From each according their ability (progressive income taxes, taxes on corporate profits, capital gains taxes) to each according to their need (government spending on social programs–especially entitlements), when we cut taxes, we pull socialism out by its roots. If communism is when the tax on profits is 100%, then cutting the tax from 35% to 20% is turning further away from socialism.

      2. You make a number of valid points, but I wouldn’t use Greece as an example. Greece is a currency user, while our federal government is a currency issuer. (The Euro is a flawed currency system, but that’s a discussion for another day.) As to another budget surplus one day – I am not sure that is even a goal we should strive towards (for the federal government). Perhaps it is – perhaps it is not. Correlation does not prove causation, but here’s some interesting historical facts. Our federal government has had a budget surplus a total of seven times. Under president Andrew Jackson, all the federal debt was paid off and there was a true federal surplus. Within three years, we experienced a deep economic depression. In fact, for all of the first six times we had a federal budget surplus, we experienced an economic depression within 3 years. The 7th time – was the Clinton budget surplus. Some suggest the pattern was delayed due to the tech stock bubble, the Fed’s easy money policies, and then the real estate bubble. Then we had the Great Recession.

        I happen to believe that the risk related to the federal debt is harmful inflation, which would be bad for living standards. In a fiat currency system like ours, the risk is always inflation, not solvency, since the federal government cannot run out of money it can create at will.

    4. Oh was a balanced budget supposed to be the goal? Yay we live in an authoritarian welfare state that takes half our income, but at least we pay for our vote-buying on the same balance sheet!

  15. “Republicans will regret this the next time a budget-busting Democratic proposal comes along.”

    Is this a rerun from 1980 or something? This ship sailed long ago.

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  18. History has shown an increase in revenues after tax cuts. In addition eliminating deductions like mortgage interest, state taxes means taxpayers from different states earning the same pay the same for their federal govt. A move towards fairness.
    The deficit is about spending. There is always bi-partisan agreement to spend more than the rate of inflation and more than the rate of population growth. During the Bush years following tax cuts up until the banking crisis revenues increased and average of 8% per year but spending 11% an most of it was domestic, not Iraq war.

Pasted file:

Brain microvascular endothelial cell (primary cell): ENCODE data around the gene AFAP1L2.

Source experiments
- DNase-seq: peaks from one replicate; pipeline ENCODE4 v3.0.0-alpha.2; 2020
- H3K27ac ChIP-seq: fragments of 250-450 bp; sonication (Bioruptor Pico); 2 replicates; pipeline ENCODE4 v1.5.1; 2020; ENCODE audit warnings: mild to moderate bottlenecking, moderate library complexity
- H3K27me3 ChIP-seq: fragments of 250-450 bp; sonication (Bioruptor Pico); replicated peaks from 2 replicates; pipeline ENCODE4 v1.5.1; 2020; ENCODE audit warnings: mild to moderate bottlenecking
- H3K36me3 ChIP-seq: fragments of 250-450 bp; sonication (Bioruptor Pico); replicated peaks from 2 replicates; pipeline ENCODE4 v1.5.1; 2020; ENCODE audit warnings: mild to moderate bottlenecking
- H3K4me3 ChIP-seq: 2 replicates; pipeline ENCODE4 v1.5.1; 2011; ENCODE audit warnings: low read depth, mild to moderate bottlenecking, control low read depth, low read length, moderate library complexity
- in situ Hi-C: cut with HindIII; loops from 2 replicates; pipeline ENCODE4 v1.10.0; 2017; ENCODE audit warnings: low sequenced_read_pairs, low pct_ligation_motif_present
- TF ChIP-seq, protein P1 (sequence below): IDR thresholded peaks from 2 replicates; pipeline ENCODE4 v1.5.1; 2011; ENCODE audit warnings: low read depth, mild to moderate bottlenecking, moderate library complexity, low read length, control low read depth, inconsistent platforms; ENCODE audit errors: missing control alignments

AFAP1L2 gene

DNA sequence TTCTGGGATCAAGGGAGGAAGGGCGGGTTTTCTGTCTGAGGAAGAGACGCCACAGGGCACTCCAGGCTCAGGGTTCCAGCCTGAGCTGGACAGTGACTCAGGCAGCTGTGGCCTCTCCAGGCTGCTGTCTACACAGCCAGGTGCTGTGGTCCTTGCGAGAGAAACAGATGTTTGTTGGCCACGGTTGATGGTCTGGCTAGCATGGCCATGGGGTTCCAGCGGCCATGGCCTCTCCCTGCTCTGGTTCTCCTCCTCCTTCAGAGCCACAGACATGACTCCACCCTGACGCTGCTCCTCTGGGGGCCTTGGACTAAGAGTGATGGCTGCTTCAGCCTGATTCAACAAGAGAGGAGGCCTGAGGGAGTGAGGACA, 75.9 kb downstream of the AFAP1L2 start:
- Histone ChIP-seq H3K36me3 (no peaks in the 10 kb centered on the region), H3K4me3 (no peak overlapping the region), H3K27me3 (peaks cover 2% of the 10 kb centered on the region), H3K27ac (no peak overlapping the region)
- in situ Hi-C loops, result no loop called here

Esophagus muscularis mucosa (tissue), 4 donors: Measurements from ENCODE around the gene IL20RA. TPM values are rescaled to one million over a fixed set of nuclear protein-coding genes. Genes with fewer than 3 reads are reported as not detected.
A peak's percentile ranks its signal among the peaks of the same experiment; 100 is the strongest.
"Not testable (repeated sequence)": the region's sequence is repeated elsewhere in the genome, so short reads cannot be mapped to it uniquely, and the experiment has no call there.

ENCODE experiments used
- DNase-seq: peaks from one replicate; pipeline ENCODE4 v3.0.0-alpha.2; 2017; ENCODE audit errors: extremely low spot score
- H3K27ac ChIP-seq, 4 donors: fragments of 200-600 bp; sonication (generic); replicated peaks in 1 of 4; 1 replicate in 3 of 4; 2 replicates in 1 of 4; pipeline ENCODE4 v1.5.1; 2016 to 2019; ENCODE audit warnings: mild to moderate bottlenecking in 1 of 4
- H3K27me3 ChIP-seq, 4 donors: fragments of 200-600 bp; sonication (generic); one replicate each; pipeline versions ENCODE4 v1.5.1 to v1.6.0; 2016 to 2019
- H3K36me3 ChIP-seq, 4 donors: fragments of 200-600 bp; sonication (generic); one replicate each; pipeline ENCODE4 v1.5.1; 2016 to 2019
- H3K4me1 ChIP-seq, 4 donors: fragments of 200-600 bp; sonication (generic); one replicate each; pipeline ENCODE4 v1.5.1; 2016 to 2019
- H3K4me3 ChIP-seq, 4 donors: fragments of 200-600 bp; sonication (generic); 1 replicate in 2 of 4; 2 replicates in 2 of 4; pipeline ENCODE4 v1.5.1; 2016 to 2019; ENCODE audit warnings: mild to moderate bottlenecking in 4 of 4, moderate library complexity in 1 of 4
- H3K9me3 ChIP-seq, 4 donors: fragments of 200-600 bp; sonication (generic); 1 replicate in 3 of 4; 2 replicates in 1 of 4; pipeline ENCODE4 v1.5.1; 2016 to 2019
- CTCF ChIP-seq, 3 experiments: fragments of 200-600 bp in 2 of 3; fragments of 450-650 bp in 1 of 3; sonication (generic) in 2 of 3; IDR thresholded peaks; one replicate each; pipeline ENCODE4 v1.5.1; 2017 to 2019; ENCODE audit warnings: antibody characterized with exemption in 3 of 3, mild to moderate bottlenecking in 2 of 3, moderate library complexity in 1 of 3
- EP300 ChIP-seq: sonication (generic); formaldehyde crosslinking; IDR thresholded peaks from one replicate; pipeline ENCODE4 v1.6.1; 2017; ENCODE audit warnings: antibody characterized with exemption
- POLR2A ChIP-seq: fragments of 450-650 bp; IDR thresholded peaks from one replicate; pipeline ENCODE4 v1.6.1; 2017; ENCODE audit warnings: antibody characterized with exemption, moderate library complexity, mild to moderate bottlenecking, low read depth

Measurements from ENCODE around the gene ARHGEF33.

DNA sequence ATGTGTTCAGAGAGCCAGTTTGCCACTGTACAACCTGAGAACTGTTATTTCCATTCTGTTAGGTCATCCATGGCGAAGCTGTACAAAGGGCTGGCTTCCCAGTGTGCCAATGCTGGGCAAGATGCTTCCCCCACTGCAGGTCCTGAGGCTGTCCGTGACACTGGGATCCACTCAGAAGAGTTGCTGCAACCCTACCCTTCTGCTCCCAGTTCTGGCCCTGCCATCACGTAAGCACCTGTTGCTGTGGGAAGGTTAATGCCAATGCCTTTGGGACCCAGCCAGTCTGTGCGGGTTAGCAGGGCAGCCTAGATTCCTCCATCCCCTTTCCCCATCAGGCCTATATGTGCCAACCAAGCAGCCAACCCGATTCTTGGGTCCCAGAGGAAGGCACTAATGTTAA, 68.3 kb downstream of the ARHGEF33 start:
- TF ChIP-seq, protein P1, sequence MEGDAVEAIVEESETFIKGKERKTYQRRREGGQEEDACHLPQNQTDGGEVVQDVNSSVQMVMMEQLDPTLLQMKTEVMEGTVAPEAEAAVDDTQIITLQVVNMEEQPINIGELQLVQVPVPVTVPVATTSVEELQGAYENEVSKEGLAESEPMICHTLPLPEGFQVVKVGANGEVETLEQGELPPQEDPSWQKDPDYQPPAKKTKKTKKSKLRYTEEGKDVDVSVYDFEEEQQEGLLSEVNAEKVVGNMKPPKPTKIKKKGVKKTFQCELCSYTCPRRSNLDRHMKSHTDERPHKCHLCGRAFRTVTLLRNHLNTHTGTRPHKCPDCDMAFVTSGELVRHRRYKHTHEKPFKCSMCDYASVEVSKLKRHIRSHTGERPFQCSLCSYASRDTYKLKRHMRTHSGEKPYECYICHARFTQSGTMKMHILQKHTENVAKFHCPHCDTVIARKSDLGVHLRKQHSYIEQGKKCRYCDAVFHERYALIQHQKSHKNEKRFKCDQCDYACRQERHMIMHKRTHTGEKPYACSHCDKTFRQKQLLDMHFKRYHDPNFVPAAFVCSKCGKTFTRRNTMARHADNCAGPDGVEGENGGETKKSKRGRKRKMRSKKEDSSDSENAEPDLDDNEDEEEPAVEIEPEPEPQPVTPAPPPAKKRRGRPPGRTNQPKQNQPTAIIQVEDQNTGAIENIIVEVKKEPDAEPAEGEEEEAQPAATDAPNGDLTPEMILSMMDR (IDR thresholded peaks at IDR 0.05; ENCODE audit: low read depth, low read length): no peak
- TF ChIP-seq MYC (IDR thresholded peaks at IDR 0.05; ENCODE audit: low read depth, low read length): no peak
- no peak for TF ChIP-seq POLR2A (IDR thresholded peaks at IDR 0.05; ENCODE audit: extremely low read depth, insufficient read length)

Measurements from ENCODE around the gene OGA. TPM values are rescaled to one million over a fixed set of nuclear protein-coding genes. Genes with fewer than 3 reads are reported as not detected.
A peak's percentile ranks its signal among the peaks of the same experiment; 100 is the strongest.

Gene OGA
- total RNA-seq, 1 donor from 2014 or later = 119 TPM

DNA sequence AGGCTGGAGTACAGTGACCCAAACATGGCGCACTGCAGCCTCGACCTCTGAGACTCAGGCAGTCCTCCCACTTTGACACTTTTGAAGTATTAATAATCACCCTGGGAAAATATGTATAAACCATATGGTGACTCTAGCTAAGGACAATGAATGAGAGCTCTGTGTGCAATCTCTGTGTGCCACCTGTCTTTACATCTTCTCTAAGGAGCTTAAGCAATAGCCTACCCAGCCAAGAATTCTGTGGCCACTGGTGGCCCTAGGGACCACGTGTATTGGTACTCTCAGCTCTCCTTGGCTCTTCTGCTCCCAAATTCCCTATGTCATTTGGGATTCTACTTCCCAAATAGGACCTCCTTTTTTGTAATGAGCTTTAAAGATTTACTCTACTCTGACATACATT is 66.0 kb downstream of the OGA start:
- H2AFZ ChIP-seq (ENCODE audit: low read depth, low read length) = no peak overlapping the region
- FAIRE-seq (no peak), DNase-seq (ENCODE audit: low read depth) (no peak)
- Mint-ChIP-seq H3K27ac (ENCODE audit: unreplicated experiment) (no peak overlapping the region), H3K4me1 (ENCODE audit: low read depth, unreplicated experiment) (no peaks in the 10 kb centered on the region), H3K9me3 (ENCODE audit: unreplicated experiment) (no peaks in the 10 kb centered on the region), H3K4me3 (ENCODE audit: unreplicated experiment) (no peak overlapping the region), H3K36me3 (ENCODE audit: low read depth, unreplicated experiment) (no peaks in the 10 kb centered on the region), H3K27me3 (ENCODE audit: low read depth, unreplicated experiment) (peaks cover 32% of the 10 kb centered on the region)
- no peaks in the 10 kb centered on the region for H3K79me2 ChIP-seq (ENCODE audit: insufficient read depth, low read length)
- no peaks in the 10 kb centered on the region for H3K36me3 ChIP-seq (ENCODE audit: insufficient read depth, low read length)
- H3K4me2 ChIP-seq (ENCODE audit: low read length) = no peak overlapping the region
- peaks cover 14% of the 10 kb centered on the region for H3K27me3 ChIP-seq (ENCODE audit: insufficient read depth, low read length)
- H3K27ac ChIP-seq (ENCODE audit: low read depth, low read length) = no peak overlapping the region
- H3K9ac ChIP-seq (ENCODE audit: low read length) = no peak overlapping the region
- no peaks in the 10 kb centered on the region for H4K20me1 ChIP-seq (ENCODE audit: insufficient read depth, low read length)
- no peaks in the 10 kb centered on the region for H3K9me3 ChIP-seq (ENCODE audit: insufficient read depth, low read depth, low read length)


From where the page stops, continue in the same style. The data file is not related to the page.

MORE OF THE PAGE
If we only increased spending since 2000 at the rate of inflation or population growth we would have a balanced budget now.

  19. Are our current tax policies, like the high corporate tax rate and its work arounds, creating perverse incentives in our economy?
    Because those perverse incentives, is the treasury actually getting the level of revenue these tax policy analysis assume its getting? Must we retain bad tax policy for fear of deficits?

    The deficit is an annual thing, so I am mot sure what the phrase “add a trilion dollars over ten years actually means. Does it mean that the annual deficit on the tenth year is a trilion dollars greater than this year or that the average additional deficit over ten years is 150 billion. Is it calculatef this way to sound scarier?

  20. Republicans don’t actually care about deficits?

    Again, if you didn’t figure this out a long time ago, you’re an idiot.

  21. Just check the historical record. Republicans have never given a damn about deficits. Republicans are liars. Their rhetoric is good, their record stinks. The problem is the Democrats don’t give a damn about deficits either. They are insane on taxes. That leaves the Libertarians who are delusional. The Libertarian party still thinks legalizing pot is an election winner.

  22. “Just as Democrats now have cause to regret the ways in which they forced Obamacare through the Senate with procedural shenanigans …”,… serial killers have cause to regret the manner and means by which they claimed their victims. FTFY